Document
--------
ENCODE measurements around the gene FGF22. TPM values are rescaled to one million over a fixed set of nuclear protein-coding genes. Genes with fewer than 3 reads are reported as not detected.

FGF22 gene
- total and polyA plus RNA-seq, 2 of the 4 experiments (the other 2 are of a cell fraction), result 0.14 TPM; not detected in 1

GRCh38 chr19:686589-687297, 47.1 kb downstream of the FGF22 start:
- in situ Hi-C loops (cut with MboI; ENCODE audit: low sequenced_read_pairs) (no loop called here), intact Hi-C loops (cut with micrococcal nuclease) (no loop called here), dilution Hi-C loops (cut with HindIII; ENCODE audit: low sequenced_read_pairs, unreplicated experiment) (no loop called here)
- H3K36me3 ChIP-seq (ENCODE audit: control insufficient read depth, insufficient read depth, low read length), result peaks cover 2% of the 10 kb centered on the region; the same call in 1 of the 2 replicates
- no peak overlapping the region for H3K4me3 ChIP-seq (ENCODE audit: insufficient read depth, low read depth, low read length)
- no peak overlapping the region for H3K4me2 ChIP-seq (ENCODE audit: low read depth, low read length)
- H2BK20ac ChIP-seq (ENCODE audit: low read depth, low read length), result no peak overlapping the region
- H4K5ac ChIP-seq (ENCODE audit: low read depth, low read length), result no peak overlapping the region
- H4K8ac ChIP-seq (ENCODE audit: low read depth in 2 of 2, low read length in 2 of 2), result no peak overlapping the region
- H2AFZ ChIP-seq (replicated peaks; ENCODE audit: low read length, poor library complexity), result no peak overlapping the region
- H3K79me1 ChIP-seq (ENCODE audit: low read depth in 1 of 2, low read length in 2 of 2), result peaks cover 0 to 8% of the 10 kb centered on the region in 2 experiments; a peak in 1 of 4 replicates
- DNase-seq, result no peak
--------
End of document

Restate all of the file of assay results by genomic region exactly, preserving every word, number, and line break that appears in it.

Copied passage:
ENCODE measurements around the gene FGF22. TPM values are rescaled to one million over a fixed set of nuclear protein-coding genes. Genes with fewer than 3 reads are reported as not detected.

FGF22 gene
- total and polyA plus RNA-seq, 2 of the 4 experiments (the other 2 are of a cell fraction), result 0.14 TPM; not detected in 1

GRCh38 chr19:686589-687297, 47.1 kb downstream of the FGF22 start:
- in situ Hi-C loops (cut with MboI; ENCODE audit: low sequenced_read_pairs) (no loop called here), intact Hi-C loops (cut with micrococcal nuclease) (no loop called here), dilution Hi-C loops (cut with HindIII; ENCODE audit: low sequenced_read_pairs, unreplicated experiment) (no loop called here)
- H3K36me3 ChIP-seq (ENCODE audit: control insufficient read depth, insufficient read depth, low read length), result peaks cover 2% of the 10 kb centered on the region; the same call in 1 of the 2 replicates
- no peak overlapping the region for H3K4me3 ChIP-seq (ENCODE audit: insufficient read depth, low read depth, low read length)
- no peak overlapping the region for H3K4me2 ChIP-seq (ENCODE audit: low read depth, low read length)
- H2BK20ac ChIP-seq (ENCODE audit: low read depth, low read length), result no peak overlapping the region
- H4K5ac ChIP-seq (ENCODE audit: low read depth, low read length), result no peak overlapping the region
- H4K8ac ChIP-seq (ENCODE audit: low read depth in 2 of 2, low read length in 2 of 2), result no peak overlapping the region
- H2AFZ ChIP-seq (replicated peaks; ENCODE audit: low read length, poor library complexity), result no peak overlapping the region
- H3K79me1 ChIP-seq (ENCODE audit: low read depth in 1 of 2, low read length in 2 of 2), result peaks cover 0 to 8% of the 10 kb centered on the region in 2 experiments; a peak in 1 of 4 replicates
- DNase-seq, result no peak